The British Trade and Cultural Office (BTCO) hosted a seminar on climate change in Taipei yesterday, gathering Taiwanese government officials and experts from the UK to discuss issues involved in moving toward a low-carbon economy.
Two hundred government officials, civil servants, academics and businesspeople were invited to the seminar, titled “Carbon confused? Opportunities and challenges of moving to a low carbon economy,” which was cosponsored by the Ministry of Economic Affairs.
Six speakers from the UK gave their views on managing carbon risks.
BTCO director David Campbell said the seminar was one of a series of climate change activities that the office was sponsoring and that it came at an important time because this year is a critical one for the world to come up with an ambitious approach to cutting carbon dioxide emissions.
He was referring to a UN meeting in Copenhagen in December to work out a new international climate change agreement before the Kyoto Protocol expires in 2012.
“We all have a role to play in building a low-carbon future, but business perhaps has the greatest scope for making it happen,” Campbell said.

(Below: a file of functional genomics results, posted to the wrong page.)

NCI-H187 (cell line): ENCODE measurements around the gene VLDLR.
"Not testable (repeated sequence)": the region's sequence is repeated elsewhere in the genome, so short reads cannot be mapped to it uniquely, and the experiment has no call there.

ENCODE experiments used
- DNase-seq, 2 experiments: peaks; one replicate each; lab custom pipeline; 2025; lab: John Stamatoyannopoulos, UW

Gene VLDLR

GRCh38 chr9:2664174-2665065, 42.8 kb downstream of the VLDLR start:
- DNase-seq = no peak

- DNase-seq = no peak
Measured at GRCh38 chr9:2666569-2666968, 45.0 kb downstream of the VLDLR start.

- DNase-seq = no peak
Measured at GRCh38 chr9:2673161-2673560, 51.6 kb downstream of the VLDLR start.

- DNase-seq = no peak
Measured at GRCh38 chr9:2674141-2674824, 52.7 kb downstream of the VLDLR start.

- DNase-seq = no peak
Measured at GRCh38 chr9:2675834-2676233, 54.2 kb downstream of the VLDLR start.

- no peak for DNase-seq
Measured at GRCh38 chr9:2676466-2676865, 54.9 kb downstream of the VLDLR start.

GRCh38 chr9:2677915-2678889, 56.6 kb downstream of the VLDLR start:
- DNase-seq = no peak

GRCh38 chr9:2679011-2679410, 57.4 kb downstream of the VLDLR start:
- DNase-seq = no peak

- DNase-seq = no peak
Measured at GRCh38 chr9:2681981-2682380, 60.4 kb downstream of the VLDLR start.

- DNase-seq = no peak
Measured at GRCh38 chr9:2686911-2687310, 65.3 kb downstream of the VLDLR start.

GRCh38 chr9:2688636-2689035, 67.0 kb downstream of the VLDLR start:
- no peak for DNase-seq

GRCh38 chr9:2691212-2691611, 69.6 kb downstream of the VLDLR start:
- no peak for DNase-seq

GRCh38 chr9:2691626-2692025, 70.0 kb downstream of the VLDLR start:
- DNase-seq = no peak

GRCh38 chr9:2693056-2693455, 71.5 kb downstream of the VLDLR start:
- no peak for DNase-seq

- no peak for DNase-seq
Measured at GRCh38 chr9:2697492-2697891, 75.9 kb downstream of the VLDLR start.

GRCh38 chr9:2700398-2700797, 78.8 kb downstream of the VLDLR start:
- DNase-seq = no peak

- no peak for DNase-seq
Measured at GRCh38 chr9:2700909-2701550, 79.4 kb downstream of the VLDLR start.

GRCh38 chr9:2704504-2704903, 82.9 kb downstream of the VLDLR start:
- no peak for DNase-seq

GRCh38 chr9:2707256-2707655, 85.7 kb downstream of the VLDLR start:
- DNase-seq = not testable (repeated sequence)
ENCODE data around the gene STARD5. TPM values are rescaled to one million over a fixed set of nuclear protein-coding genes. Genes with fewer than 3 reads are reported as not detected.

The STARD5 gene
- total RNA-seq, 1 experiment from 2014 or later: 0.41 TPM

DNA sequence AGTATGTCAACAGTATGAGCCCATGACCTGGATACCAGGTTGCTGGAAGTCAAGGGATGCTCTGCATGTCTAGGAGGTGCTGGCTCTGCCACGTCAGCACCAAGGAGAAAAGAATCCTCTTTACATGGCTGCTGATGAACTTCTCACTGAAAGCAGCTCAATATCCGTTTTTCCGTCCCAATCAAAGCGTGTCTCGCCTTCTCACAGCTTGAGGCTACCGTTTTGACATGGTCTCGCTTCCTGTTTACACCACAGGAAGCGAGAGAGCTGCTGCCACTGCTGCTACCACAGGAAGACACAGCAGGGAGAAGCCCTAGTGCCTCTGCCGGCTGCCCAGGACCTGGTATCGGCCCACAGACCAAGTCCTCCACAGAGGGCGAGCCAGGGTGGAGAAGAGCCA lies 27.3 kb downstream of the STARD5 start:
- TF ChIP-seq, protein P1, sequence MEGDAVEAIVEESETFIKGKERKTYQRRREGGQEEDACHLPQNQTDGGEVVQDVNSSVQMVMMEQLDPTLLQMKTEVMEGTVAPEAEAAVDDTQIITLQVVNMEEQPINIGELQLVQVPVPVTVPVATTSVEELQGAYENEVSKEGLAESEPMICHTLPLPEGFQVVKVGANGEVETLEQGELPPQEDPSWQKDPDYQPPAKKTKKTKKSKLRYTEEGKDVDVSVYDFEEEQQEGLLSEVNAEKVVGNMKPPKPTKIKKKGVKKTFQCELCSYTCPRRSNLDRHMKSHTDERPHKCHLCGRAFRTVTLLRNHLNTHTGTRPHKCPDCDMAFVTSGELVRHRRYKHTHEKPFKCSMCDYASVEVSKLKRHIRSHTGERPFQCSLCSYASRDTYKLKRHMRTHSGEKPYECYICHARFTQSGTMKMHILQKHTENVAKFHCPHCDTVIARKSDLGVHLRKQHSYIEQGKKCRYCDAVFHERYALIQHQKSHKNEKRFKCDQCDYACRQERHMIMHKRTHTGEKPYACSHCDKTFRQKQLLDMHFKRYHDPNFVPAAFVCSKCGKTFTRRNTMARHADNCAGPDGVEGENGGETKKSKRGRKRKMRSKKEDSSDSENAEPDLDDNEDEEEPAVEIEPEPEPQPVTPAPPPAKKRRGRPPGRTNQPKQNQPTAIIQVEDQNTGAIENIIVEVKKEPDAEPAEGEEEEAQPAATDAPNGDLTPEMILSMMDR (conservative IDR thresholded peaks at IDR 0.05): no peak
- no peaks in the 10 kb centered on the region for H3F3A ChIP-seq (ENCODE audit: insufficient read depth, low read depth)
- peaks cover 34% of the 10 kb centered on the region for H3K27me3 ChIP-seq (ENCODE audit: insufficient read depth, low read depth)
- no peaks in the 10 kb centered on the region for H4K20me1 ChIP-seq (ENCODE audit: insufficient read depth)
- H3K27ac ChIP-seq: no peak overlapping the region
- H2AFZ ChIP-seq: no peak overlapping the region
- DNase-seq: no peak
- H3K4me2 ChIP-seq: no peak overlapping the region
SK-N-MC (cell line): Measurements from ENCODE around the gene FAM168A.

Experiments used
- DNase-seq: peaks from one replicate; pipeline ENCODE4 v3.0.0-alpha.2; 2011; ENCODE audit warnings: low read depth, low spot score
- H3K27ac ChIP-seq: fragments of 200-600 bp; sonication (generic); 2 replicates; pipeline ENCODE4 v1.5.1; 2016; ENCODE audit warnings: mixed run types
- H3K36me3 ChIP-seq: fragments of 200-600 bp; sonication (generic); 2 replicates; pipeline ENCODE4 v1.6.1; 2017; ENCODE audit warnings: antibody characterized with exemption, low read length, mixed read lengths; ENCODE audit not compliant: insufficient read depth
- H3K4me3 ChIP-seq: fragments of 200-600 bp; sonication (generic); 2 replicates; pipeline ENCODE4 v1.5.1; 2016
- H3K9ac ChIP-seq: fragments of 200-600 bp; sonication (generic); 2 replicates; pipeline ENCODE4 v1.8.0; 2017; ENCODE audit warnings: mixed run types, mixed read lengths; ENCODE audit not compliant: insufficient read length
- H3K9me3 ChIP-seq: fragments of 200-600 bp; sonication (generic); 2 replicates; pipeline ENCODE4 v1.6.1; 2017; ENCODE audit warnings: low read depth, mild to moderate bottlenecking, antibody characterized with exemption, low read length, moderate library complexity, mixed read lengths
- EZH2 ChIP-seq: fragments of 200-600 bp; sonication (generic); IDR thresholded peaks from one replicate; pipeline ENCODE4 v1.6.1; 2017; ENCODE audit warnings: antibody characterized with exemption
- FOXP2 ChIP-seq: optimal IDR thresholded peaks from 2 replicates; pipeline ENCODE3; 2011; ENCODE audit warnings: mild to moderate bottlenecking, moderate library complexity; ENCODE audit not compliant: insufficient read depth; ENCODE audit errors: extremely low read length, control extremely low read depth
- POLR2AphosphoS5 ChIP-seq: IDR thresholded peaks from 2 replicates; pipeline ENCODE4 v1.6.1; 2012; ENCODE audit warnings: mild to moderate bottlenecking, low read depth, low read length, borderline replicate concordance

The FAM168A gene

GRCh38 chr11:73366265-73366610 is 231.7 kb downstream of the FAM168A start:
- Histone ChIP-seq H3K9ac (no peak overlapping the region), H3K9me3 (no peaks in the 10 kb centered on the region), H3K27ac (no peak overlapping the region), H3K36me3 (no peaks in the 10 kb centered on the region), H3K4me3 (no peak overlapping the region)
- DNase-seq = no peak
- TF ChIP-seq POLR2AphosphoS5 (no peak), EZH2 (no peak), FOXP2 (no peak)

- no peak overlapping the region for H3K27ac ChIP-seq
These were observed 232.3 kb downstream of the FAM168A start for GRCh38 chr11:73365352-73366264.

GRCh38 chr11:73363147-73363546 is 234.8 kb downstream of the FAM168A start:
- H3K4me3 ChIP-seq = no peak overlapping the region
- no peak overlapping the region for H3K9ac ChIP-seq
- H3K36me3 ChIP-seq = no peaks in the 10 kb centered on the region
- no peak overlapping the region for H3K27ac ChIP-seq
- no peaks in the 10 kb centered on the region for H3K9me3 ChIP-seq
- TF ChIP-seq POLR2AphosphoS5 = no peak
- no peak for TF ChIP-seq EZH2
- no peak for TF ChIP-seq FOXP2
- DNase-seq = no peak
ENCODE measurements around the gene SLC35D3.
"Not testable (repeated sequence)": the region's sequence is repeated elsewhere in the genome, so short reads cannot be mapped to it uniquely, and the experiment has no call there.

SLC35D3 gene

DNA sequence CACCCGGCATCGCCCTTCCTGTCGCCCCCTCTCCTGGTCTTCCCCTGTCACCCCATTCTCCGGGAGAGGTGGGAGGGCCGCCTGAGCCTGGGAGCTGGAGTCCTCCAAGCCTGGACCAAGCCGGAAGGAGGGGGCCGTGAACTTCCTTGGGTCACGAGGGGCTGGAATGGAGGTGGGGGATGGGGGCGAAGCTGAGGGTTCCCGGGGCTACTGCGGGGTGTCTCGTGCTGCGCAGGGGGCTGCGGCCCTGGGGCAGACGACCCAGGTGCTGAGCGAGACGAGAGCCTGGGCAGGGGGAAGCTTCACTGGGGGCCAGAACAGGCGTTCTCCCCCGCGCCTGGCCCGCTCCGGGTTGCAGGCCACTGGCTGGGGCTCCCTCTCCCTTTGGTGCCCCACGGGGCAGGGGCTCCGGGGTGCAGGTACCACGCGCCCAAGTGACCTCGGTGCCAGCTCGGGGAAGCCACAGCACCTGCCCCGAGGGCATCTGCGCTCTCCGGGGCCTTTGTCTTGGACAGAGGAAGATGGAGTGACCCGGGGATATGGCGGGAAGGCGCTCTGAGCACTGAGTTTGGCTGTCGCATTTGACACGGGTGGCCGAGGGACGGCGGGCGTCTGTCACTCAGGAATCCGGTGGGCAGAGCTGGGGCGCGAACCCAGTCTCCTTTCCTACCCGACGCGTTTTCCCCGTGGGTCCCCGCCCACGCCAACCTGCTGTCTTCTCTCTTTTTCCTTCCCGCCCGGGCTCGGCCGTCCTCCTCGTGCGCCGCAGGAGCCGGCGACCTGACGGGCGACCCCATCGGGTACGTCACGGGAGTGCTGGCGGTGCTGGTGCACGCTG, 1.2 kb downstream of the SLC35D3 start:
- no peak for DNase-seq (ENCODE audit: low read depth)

“For individual companies, those that move early will also see economic benefits as they develop technologies and strategies that will play a crucial role in moving the economy to a low carbon basis,” he said.
Vice Minister of Economic Affairs Huang Jung-chiou (黃重球) said that Taiwan hopes to learn from the success of greenhouse gas reduction systems in the UK and to explore other opportunities for cooperation and the exchange of knowledge with the UK.
“To eliminate the uncertainties that we face as we move toward a low carbon economy, we should take on the challenges and access international channels so that we could draw on the experience of other countries and strengthen our technology and skills in the field,” Huang said.
DOING ENOUGH? The HPA budgets NT$1.3 billion to prevent the health hazards of tobacco, but has no separate budget to fight teen drinking, a doctor said The government should step up alcohol education and prevention efforts, and allocate more of the budget to it, doctors said on Friday, citing the high consumption of alcohol among Taiwanese adolescents. One out of four 12-to-17-year-olds has consumed alcohol, said Yen Tsung-hai (顏宗海), director of Linkou Chang Gung Memorial Hospital’s Department of Clinical Toxicology. The Health Promotion Administration (HPA) budgets NT$1.3 billion (US$43.9 million) annually to prevent the health hazards of tobacco, but it has not allocated a separate budget for preventing teenage drinking or excessive alcohol use, Yen said. “There is no so-called ‘safe drinking level’ for minors,” because any amount consumed
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